Published by the Students of Johns Hopkins since 1896
June 12, 2024


Students who previously resided in on-campus housing have reported that their belongings that were left in their dorms last spring are either missing, stolen, broken or are a challenge to pick up without car access.

Last March, as the University shut down due to coronavirus (COVID-19), many students left campus housing with most of their belongings still in their dorms. With intent to temporarily house healthcare workers responding to the pandemic, the University announced that it hired outside “professional movers” to pack student belongings in select dorms.

The move-out process began in May and students were given the option to either schedule an appointment to retrieve their belongings from their dorms or to have movers pack up their rooms. Students returning to Baltimore are asked to schedule an appointment to retrieve their belongings from a storage facility at the Bayview Campus in East Baltimore

In interviews with The News-Letter, students reported that the University failed to responsibly pack, store and return their belongings. 

Junior Alice Xie told The News-Letter that four hours before her scheduled pick-up appointment, the University informed her that they were unable to locate her belongings.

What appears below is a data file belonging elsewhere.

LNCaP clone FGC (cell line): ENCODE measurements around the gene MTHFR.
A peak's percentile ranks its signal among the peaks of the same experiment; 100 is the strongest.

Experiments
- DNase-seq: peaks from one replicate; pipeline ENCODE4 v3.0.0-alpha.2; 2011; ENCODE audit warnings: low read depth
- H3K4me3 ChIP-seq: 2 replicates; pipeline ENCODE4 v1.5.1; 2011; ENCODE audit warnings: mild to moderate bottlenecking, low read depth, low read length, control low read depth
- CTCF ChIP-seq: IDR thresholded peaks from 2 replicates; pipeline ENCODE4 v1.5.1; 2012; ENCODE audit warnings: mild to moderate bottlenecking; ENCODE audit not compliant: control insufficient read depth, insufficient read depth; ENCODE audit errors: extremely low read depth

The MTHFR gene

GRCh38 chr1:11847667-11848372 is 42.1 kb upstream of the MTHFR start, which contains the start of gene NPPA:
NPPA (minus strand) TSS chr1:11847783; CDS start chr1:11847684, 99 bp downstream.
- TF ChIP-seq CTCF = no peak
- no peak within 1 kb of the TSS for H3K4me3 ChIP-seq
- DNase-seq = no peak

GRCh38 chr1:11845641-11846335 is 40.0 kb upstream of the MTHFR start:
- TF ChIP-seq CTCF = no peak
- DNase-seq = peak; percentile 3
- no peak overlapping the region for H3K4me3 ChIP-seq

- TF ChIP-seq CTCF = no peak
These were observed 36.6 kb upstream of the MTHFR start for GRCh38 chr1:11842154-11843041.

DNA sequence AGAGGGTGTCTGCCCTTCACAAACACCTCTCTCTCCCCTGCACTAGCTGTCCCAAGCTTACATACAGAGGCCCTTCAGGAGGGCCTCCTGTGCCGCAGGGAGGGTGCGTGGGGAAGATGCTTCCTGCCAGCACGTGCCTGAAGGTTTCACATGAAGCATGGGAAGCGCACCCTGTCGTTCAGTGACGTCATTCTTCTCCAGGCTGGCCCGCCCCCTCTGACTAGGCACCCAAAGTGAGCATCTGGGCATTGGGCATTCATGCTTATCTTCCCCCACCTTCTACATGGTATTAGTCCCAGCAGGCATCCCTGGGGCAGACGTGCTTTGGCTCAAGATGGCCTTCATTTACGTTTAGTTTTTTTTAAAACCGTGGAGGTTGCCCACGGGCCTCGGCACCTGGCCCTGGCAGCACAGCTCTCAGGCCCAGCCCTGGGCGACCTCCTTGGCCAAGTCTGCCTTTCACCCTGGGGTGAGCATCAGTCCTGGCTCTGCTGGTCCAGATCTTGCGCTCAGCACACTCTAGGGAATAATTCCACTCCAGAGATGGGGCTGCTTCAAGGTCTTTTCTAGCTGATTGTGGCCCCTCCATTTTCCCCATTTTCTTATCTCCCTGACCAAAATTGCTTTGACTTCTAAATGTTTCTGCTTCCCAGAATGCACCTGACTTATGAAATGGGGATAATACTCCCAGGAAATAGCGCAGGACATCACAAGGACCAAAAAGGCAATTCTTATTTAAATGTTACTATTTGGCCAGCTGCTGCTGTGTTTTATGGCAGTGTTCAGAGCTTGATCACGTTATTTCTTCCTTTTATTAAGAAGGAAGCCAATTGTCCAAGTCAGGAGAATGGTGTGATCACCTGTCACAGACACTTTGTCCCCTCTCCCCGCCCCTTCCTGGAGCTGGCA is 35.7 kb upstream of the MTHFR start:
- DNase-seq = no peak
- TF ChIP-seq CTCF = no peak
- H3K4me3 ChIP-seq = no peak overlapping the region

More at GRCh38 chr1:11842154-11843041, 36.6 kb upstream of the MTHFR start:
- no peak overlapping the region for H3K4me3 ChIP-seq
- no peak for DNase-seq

“They told me in the morning that they had been looking for my things but could not find them. They told me they have been looking for my things for about a week,” she said. “All of my cooking tools, cleaning and bathroom supplies and clothes are in there.”

Outside movers also packed junior Elizabeth Deuschle’s belongings, which were stored inside her dorm room instead of at the Bayview campus. She explained that she was shocked when she entered her room and found it in a state of total disarray.

“When I entered, the place was a mess, empty Red Bull cans and dirt everywhere,” Deuschle wrote in an email to The News-Letter. “The dorm wasn’t like how we left it.”

Similarly, junior Lillian Oliver’s belongings were housed in her dorm over the summer and she returned to find unpacked items and discarded food littering her room. In an email to The News-Letter, Oliver added that after going through her belongings, she realized that her Nintendo 3DS game console was missing and its case had been left open and was in the trash. 

“Once I got to my new apartment, it became evident the 3DS and games were stolen, my hangers were broken, food items were covering my belongings, and cleaning chemicals were upside down leaking together — a general disregard for my items,” she wrote. “Obviously I feel my privacy was intruded upon.”

She has not heard back from the housing office regarding the alleged theft and since filed a police report.

Junior Charlotte Lipstein also reported missing belongings, stating that after retrieving her items, she was unable to find her underwear.

“After I brought by boxes home and unpacked, I realized that mostly all my underwear I had in the room was missing besides a few pairs in the dirty laundry. The container it was kept in was missing too,” she wrote in an email to The News-Letter.